The beetle is listed in Annex II of the EC Habitats Directive and Schedule 5 of the UK's Wildlife and Countryside Act 1981. It is also listed as Endangered in the GB Red List. It is to be found in only a few locations in Europe, including three sites in Britain. These are Windsor Forest (where it was first found in 1937), Bredon Hill in Worcestershire (1989), and Dixton Wood in Gloucestershire (1998).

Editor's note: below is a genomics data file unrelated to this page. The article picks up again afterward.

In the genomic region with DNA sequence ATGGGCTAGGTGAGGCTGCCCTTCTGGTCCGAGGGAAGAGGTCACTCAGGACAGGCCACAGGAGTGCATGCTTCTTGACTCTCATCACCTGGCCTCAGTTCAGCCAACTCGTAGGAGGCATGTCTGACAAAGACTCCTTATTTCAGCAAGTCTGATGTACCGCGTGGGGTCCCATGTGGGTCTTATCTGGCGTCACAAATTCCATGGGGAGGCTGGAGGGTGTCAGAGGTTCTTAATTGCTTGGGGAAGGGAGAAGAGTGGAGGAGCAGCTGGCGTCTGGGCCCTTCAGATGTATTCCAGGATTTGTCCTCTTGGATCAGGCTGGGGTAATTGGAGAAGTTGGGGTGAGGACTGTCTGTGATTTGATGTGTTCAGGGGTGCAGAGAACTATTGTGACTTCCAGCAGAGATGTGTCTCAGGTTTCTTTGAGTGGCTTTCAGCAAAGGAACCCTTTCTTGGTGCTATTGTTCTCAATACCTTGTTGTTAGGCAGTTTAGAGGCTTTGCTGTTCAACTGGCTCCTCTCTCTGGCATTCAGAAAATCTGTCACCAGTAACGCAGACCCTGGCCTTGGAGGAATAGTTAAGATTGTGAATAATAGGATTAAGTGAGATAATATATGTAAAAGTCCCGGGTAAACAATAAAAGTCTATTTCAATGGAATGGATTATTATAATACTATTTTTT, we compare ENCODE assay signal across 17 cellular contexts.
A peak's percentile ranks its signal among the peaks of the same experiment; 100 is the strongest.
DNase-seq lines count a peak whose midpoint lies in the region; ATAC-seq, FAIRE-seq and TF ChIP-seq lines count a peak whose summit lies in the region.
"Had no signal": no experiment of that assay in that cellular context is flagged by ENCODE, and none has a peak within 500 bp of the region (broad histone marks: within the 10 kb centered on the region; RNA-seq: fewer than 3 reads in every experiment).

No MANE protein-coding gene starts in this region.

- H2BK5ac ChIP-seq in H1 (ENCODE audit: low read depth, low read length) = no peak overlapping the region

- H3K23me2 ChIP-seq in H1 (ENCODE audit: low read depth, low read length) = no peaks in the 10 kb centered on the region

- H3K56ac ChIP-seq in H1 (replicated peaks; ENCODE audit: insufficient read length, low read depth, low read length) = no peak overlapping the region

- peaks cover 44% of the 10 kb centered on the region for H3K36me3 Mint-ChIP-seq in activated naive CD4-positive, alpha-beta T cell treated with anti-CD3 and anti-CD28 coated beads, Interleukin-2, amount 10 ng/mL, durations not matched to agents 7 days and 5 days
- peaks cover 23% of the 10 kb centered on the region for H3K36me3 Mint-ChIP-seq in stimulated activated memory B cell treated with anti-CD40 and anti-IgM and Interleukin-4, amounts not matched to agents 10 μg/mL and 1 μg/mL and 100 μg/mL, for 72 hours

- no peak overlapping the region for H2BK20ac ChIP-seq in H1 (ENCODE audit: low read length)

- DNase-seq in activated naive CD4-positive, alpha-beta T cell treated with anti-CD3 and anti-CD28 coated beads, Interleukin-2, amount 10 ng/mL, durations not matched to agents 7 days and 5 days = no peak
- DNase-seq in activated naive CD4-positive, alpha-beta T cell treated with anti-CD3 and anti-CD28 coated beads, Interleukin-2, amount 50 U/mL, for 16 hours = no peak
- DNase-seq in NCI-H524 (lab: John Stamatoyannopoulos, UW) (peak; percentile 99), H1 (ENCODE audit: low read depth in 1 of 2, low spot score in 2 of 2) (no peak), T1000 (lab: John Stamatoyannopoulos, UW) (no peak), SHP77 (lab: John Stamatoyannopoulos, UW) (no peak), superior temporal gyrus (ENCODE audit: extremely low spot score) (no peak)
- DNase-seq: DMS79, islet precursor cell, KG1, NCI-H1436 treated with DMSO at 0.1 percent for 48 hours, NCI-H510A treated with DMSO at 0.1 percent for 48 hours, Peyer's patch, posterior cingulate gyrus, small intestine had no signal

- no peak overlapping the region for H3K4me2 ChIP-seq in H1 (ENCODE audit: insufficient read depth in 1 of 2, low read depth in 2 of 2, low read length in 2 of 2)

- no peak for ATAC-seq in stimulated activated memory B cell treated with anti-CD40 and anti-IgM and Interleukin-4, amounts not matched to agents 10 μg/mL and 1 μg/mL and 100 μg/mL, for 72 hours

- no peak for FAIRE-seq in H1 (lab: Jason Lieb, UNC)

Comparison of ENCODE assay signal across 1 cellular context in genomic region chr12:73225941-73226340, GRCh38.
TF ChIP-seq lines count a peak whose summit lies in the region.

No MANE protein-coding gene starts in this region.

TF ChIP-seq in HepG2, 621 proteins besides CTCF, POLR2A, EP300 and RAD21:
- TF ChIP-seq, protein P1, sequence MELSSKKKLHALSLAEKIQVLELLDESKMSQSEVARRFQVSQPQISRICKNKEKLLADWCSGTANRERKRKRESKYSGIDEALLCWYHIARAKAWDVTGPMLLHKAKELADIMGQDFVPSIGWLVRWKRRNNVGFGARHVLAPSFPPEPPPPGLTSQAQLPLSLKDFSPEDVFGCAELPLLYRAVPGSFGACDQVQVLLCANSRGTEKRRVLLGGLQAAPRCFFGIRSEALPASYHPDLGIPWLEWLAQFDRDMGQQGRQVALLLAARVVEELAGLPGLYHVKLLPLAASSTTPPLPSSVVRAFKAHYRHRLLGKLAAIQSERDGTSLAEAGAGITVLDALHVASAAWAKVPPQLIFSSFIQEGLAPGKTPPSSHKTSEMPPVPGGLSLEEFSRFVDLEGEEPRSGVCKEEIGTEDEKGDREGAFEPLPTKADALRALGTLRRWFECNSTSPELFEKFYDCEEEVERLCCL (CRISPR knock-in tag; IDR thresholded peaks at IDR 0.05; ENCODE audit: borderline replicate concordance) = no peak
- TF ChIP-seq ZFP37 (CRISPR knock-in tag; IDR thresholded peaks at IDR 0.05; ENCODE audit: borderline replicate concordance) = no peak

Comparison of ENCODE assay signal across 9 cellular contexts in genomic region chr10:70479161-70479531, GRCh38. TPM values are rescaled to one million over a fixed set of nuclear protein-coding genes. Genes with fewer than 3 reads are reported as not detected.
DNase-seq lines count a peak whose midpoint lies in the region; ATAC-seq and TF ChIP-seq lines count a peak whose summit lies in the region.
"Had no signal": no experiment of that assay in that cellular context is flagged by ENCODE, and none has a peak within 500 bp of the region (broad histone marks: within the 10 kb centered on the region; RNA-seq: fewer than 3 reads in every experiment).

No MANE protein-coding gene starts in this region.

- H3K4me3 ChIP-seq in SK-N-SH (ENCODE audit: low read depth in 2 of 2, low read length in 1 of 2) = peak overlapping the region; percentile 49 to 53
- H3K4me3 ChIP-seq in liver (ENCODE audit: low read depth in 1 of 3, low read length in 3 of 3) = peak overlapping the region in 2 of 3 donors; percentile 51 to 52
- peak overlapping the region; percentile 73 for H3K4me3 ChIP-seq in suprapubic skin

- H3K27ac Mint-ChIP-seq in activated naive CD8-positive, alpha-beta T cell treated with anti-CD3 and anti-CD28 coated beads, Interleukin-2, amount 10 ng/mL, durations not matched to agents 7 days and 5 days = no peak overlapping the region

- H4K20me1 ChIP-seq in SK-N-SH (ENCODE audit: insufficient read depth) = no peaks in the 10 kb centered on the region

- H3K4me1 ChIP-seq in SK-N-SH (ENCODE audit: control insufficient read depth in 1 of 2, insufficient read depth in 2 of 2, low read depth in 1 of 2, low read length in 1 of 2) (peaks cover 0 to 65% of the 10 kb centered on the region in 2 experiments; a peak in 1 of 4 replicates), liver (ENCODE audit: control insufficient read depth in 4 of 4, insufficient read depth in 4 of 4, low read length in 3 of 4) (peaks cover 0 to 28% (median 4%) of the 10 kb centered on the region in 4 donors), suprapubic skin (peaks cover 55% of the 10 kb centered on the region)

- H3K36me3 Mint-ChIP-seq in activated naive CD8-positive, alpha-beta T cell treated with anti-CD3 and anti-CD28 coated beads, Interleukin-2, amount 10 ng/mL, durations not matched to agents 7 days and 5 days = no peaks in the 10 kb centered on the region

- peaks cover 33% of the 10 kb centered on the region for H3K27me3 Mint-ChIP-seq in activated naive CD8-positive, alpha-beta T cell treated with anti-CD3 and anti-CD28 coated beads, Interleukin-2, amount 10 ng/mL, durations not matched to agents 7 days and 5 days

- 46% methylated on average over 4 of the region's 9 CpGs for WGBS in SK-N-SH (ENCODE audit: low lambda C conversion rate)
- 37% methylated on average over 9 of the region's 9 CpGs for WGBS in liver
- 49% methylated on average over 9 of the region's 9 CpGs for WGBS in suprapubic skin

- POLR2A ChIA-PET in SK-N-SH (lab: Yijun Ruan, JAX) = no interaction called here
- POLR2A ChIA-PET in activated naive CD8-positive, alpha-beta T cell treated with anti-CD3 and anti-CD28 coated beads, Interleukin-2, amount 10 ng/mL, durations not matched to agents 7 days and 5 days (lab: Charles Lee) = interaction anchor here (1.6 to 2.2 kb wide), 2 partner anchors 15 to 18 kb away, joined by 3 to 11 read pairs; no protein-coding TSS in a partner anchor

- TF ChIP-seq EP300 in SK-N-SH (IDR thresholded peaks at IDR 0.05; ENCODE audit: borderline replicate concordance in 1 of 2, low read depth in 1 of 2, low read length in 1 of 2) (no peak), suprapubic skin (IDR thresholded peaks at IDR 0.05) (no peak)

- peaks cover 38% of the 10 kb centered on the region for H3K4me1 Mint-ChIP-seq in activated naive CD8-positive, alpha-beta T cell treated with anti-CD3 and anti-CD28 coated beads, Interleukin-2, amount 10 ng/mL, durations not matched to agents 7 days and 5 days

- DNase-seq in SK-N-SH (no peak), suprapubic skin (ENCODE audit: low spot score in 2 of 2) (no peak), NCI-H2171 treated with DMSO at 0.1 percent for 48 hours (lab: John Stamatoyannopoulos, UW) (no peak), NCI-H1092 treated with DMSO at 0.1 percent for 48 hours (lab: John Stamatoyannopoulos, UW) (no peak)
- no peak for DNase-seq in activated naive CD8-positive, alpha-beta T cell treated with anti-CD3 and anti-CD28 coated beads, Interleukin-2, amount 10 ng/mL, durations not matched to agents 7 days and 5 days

The beetle is found only in the heart of decayed ancient trees, specifically in undisturbed wood-mould at the base of central cavities: in Britain it has been found only in beech and ash trees. Its very specific habitat requirements mean that the beetle is very rare, and even at the three sites where it has been found, there are few suitable trees, and their number is declining. One of the host trees at Windsor blew down in the Great Storm of 1987, but was re-erected solely as a host for the violet click beetle. English Nature's conservation efforts continue in an effort to create more suitable trees, including by erecting more decaying trees, and artificially aging some others.